In this age of COVID-19, the disease caused by the novel coronavirus, there are steps we can take to help stay as healthy as possible. If you or a loved one is living with type 1 or type 2 diabetes, you may have questions about the best way to take care of yourselves during this time. NewYork-Presbyterian Hospital understands your concerns and developed the following guidance. If you have any questions about your care, contact your physician's office for more information and recommendations that may pertain specifically to you.
How to Stay Healthy During the COVID-19 Pandemic
Prevent Diabetic Ketoacidosis
Diabetic ketoacidosis (DKA) is a serious problem that affects people with diabetes. When the body does not have enough insulin circulating to use glucose for energy, the blood becomes acidic. Signs and symptoms of DKA include frequent urination, nausea, vomiting, and abdominal pain. Any severe illness or infection—such as COVID-19—increases the risk of DKA, especially in those with type 1 diabetes. If you become sick:
- Check your blood glucose frequently
- Increase your insulin doses as needed
- Stay well-hydrated; take small, frequent sips of liquids if you feel nauseated
- Do not stop your insulin even if you are eating very little or vomiting
- Make sure you are stocked with both carbohydrate and non-carbohydrate containing beverages as well as nonperishable food at home
Stock Up On Medications
Make sure you have a sufficient supply of insulin and any other diabetes medications you may be taking—at least a month's worth, and preferably a 90-day supply if your insurance allows. Many pharmacies are offering to deliver medications and other supplies you may need. If this is a service that would be beneficial to you, call your pharmacy to find out if they deliver.
Monitor Your Blood Glucose Regularly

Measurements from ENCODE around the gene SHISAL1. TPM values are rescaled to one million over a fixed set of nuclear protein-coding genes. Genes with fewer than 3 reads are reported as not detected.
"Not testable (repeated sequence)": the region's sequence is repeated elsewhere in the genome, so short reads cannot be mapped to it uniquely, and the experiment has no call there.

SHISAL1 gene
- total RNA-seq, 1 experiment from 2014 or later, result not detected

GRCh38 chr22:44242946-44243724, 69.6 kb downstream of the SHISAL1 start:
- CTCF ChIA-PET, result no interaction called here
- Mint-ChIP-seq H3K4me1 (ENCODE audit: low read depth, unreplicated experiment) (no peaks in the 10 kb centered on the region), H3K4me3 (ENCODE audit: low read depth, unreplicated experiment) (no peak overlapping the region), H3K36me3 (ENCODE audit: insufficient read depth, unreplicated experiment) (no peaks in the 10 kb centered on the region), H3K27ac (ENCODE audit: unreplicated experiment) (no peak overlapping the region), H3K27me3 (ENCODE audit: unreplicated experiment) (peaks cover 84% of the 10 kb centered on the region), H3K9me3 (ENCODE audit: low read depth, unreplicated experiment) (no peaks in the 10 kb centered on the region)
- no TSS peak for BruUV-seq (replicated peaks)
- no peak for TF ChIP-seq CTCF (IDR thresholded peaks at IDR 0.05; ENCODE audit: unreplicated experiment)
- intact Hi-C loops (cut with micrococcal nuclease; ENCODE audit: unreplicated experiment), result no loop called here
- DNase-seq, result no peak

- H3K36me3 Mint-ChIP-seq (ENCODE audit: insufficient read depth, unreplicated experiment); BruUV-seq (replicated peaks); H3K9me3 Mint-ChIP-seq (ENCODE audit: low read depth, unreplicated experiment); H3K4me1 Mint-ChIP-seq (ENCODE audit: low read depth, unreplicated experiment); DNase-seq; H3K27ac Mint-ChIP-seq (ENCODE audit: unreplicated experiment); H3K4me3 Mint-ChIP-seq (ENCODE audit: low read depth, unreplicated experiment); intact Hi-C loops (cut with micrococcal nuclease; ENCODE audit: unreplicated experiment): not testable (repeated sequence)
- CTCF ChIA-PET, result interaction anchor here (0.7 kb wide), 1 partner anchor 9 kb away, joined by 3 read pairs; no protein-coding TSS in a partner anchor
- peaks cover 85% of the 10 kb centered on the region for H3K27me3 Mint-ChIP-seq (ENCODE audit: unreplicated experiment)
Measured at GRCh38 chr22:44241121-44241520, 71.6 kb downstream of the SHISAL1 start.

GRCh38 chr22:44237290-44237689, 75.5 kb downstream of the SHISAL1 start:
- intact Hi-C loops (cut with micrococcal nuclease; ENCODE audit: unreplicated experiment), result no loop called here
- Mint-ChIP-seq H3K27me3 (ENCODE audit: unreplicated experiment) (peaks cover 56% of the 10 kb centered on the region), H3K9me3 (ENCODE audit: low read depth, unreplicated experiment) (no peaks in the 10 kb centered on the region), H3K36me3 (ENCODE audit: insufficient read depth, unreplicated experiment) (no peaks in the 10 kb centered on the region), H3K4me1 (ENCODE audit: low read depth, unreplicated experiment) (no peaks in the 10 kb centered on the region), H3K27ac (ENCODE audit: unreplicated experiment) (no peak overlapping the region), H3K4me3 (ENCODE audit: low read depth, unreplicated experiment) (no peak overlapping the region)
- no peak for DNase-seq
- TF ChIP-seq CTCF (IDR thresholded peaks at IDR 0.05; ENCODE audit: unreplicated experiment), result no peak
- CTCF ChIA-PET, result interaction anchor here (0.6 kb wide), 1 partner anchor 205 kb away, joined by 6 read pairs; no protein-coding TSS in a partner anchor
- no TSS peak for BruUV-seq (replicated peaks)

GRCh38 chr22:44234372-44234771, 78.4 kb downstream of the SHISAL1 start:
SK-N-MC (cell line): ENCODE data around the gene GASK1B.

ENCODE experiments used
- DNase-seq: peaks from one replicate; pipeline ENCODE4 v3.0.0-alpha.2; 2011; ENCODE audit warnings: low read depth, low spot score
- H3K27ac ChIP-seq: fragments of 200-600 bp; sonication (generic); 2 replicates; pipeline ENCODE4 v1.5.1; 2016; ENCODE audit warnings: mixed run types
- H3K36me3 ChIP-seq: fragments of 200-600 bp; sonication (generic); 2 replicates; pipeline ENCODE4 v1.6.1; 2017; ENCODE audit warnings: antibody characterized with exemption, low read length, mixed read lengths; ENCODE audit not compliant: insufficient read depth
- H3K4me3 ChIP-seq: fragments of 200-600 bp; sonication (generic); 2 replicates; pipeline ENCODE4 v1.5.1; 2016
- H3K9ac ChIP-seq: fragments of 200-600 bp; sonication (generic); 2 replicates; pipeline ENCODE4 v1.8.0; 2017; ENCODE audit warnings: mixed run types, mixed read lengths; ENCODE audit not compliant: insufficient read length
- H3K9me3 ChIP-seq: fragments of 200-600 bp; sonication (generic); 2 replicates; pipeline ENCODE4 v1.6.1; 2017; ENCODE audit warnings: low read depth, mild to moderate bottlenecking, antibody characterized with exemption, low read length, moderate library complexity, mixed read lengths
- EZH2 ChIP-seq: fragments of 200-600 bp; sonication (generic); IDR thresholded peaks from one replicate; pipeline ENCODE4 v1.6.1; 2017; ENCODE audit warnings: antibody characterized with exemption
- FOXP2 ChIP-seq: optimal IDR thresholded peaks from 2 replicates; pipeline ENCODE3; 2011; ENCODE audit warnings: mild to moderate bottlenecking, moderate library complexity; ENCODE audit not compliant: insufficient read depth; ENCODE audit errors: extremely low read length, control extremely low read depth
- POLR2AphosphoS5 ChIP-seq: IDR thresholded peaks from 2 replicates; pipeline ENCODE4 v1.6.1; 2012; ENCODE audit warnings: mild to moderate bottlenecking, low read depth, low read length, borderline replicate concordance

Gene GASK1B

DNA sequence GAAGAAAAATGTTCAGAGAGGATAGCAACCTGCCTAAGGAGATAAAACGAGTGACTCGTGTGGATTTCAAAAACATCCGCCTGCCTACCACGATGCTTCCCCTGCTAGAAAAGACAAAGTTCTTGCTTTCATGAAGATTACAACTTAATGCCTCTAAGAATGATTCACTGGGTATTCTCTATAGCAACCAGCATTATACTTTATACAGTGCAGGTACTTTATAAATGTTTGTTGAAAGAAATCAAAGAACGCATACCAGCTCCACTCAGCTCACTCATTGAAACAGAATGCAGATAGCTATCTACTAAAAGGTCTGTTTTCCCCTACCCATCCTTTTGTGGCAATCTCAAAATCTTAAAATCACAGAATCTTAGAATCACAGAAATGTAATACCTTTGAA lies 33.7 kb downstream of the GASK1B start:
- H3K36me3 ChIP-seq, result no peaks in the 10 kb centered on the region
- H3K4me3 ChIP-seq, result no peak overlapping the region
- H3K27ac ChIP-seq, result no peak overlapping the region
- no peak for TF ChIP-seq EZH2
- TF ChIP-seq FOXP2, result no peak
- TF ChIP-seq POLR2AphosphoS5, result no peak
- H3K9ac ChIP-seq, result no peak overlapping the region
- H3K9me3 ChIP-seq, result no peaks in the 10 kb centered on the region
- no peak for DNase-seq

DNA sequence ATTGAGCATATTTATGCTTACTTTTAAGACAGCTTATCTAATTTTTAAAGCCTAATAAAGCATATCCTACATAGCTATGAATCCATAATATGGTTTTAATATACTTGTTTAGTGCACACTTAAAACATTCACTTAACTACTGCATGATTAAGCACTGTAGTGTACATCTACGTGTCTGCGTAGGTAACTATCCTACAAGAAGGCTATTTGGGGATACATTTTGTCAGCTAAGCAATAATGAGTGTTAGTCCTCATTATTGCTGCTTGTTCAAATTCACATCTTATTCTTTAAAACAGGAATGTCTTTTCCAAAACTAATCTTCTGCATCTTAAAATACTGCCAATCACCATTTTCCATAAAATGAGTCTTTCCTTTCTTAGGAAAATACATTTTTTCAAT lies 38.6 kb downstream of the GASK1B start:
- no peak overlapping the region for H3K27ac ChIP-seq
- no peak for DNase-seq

If your blood sugar is poorly controlled and you become sick with COVID-19, it can be harder for your body to fight off the infection. Checking your blood glucose as directed by your diabetes care team is essential to maintaining optimal glucose control. Be sure to keep a month or more of testing supplies, such as glucose testing strips or sensors for your continuous glucose monitor.
Check In With Your Doctor Virtually
Right now, most patients and doctors are opting for telemedicine—virtual visits via the internet—rather than in-person visits for routine care. Find out if your physician is offering this service and if so, how you can access it if needed. Urgent care centers are also offering telemedicine visits.
Exercise And Maintain A Healthy Diet
It's easy to move less when you feel stuck inside, but physical activity is very important—especially for people with diabetes. Try to get outside regularly for a walk in your neighborhood or a nearby park, maintaining an adequate distance from other people and washing your hands when you get back home. There are also many yoga and exercise classes online and accessible via streaming services from your own living room.
Staying home also gives you new opportunities for healthier eating, such as lower-fat high-fiber foods, eating healthier-sized portions, and staying away from unhealthy restaurant meals. Choose groceries that include fruits and vegetables and stock up on nonperishable foods so you always have something healthy on hand to prepare your meals. If your glucose readings change because of changes in your diet and activity level, speak with your physician before making any adjustments to your insulin dose or other medications.
Caring For The Elderly Or Children With Diabetes
If you are the caregiver for an older person or a child with diabetes, the same recommendations apply: stock up on medications and glucose testing supplies, and check in with their doctors virtually if you have any questions.
COVID-19 Resources for People with Diabetes
Naomi Berrie Diabetes Center
American Diabetes Association
NewYork-Presbyterian COVID-19 information
NewYork-Presbyterian Virtual Urgent Care
American Association of Diabetes Educators adult sick day management (Type 1 diabetes)
U.S. Centers for Disease Control and Prevention
New York State Department of Health